Friends and family of the late Waylon Jennings recently came together at the Nashville studios of Sirius/XM for a special taping to promote the Jan. 24 Feb. 7 release of “Waylon: The Music Inside, Volume Two.”
The album – the second of a three-part series – features many of Music City’s biggest stars paying tribute to the man who gained fame for bucking the Nashville system of doing things in the 1970s. One of those artists is Josh Thompson, who featured a cut on his debut disc titled “Blame It On Waylon.” Thompson told Billboard.com how he came to be involved with the project.
“I had always dreamed of doing something that was a tribute to Waylon. Then, Witt (Stewart, the album’s producer) called me out of the blue, and said they had one space on the record, and Jessi Colter wanted someone to do a song called ‘Love Of The Common People.'”
The song, the flip side to his 1967 top ten “The Chokin’ Kind,” only peaked at No. 67 on the country singles chart for Jennings, but Thompson feels it’s one of his strongest vocal performances. “He really was a great vocalist,” Thompson says, also saying “That song was one the Native Americans attached themselves to.”
Did Thompson feel any jitters about doing a Waylon tune? “Of course, I felt the spirit of Waylon was there in some respects because many of the members of his band were there,” he said, but added that the presence of Colter had a calming effect. “It was Jessi’s favorite song, she said, and you could feel a vibe.”
Colter, who was married to Jennings from 1969 until his death in 2002, also is featured on the album. She contributes a song that was one of her husband’s favorites, “Mama.”
“I wrote that song about my mother,” she said. “It’s a true song. It was the song that started this collection. Whit dug down into an interview that Waylon did where he said that the song had never been heard.”
It originally appeared on a Spiritual album that Colter released during the late 1970s. “I was on such a winning streak, and when I did the Spiritual album, they didn’t know what to do with it. Although he warned me not to do this album, he said it was going to hurt my career. I’m so glad I did it because my mother died later that year. She was a minister, and a marvelous Spiritual woman, and I had been out of my faith for years. I just wanted to tell how I felt. It meant the world to my mother, so it was worth losing my place in music at the time for my mother to hear this.”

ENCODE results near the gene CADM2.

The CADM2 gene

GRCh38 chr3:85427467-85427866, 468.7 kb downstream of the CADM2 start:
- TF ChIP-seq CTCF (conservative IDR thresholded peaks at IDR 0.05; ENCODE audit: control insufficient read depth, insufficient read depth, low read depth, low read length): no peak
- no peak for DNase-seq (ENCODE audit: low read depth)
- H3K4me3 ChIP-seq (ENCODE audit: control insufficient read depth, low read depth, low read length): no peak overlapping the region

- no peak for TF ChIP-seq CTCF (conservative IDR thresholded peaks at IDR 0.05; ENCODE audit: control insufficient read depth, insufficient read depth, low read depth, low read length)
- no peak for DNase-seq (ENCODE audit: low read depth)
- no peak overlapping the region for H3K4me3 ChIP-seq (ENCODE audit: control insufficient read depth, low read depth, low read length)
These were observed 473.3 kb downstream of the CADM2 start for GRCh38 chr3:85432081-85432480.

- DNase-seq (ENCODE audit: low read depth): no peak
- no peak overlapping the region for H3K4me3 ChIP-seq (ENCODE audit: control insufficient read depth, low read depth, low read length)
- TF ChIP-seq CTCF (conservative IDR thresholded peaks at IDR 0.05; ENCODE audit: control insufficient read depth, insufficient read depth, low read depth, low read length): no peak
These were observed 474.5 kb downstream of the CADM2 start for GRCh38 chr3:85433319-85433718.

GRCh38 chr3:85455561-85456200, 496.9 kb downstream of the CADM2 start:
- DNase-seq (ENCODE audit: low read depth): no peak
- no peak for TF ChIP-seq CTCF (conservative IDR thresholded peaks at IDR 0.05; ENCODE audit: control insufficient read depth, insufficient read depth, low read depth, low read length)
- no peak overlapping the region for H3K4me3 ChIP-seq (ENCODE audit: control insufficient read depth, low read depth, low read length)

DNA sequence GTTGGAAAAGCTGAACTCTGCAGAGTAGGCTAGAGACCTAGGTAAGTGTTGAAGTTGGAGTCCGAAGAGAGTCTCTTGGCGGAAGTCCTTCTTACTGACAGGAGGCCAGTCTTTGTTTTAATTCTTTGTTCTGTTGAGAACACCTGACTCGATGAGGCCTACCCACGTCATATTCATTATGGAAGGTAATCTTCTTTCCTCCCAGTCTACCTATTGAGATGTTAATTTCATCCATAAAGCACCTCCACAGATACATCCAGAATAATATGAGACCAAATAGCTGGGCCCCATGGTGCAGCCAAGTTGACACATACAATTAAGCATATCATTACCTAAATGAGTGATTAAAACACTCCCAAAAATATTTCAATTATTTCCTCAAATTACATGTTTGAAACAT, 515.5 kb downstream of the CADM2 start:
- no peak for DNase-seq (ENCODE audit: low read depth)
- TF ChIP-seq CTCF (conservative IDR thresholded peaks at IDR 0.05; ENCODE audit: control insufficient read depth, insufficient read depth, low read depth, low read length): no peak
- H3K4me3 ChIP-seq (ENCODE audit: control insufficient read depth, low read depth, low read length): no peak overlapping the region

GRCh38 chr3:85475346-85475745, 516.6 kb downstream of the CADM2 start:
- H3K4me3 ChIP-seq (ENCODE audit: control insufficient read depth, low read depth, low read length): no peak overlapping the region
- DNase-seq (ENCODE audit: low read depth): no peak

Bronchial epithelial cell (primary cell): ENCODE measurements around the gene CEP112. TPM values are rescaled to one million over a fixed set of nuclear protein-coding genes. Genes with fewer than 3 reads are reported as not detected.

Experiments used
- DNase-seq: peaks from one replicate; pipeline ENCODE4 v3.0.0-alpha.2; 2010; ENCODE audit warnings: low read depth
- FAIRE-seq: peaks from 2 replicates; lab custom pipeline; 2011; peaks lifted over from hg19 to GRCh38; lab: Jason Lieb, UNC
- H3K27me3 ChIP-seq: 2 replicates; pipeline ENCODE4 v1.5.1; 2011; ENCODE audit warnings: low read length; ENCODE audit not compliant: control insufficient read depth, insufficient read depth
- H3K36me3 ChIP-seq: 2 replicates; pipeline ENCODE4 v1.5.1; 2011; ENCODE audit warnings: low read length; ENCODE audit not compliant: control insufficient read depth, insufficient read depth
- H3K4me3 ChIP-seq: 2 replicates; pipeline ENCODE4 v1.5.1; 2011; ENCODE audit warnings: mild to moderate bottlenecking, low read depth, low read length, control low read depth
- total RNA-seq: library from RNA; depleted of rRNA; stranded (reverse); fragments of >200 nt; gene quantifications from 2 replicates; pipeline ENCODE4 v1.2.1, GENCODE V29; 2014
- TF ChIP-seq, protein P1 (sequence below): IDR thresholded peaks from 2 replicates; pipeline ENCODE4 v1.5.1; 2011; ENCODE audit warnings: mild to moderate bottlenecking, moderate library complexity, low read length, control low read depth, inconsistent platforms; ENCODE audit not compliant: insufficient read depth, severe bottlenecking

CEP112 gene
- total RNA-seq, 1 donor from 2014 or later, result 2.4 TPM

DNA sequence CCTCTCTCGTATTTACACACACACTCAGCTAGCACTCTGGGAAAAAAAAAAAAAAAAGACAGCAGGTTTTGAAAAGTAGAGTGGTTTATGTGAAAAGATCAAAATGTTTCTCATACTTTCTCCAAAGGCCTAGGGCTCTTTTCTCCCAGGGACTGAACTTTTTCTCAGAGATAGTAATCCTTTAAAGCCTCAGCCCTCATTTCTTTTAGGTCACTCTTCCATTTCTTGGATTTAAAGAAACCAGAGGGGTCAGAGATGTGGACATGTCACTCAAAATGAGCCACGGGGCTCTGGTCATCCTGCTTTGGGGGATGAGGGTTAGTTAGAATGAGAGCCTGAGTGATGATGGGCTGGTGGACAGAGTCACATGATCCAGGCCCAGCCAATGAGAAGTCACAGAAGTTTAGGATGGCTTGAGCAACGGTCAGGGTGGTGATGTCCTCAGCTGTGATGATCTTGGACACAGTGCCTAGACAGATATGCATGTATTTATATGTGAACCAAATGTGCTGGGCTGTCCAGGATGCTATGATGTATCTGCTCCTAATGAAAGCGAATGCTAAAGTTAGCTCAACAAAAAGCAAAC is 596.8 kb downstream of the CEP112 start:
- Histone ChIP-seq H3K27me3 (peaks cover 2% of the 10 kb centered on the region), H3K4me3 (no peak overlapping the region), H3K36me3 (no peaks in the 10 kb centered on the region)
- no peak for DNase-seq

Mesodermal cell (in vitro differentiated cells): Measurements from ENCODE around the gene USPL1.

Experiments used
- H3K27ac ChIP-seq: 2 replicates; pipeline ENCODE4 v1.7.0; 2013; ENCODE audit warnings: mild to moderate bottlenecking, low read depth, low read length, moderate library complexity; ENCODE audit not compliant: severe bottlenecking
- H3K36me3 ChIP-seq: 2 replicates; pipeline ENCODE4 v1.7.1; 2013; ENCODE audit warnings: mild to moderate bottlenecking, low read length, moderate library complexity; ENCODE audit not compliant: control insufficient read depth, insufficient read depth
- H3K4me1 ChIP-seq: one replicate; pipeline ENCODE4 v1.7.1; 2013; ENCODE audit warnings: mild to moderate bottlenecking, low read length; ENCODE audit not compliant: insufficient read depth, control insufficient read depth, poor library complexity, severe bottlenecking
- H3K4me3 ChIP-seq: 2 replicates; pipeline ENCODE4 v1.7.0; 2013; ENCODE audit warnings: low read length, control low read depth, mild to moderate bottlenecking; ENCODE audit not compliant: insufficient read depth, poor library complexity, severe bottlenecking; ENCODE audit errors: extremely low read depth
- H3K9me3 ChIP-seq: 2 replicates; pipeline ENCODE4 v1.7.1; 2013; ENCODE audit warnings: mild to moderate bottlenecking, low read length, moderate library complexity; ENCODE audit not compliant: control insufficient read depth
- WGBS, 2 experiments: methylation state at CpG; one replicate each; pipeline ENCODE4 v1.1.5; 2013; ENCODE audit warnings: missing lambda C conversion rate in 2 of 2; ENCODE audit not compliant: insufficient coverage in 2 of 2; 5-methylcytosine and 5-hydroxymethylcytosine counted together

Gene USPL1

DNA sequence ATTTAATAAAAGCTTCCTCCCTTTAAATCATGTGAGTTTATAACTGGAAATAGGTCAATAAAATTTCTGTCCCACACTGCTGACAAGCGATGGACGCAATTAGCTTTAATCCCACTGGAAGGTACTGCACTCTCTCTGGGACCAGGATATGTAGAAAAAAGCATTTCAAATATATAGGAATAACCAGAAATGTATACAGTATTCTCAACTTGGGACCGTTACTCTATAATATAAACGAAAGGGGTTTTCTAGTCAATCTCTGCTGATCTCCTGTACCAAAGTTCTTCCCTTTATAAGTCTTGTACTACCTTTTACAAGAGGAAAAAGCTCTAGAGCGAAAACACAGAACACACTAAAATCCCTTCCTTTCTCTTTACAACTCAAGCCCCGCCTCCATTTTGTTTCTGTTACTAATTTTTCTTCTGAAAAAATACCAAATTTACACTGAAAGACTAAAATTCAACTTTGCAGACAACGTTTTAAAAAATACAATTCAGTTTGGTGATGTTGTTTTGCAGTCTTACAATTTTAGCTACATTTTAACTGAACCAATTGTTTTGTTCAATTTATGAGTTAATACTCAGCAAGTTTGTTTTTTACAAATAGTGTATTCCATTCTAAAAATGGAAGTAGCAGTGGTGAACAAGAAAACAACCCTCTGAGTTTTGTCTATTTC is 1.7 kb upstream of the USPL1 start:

Other artists involved with the project include Montgomery Gentry (“Good Ol’ Boys”), Hank Williams, Jr. (“Waymore’s Blues”) and Dierks Bentley (“Lonesome, On’ry and Mean”). Waylon’s son Shooter says he was pleased with all of the work of all of the acts who appeared on the album.
“Witt put this together, and he selected a lot of the artists. He came at it with a point of view that had no prejudice. These people loved my dad, and were fans of his. They all did a great job.” Jennings didn’t play favorites, but did admit that Jewel’s version of “Dreaming My Dreams With You” was “Shockingly Beautiful.”
Does Shooter feel a responsibility to keep his father’s legacy alive? “Don’t put that pressure on me,” he says, admitting that he really doesn’t have to. “I’m really proud of what he’s done. The Rolling Stones play ‘Bob Willis Is Still The King’ at some of their shows. He doesn’t need any help from me at keeping it alive. They’re doing it.”
Jennings said that having Waylon Jennings as a father was different than you might imagine. “As a kid, I got into music my own way, and moved off to L.A. to play in a rock and roll band, so I never did feel that. If anything, I felt support from him – which was kind of rare. I was in a house where my parents cared very much about music, and he was very supportive. He wasn’t an outlaw, he was a good dad. It was just a term. It was like ‘I’m gonna wear pajamas inside the house. Outside, I’m a derelict,” Shooter said, with that classic bit of Jennings irreverence intact.
Track Listing for “Waylon – The Music Inside, Vol. 2”
Lonesome, On’ry and Mean — Dierks Bentley
Waymore’s Blues — Hank Williams, Jr.
Good Ol’ Boys — Montgomery Gentry
I Ain’t Living Long Like This — Justin Moore
Bob Wills Is Still The King — Jack Ingram
Only Daddy That’ll Walk The Line — Colt Ford
Rainy Day Woman — Pat Green
Love Of The Common People — Josh Thompson
Mama — Jessi Colter
Dreaming My Dreams With You — Jewel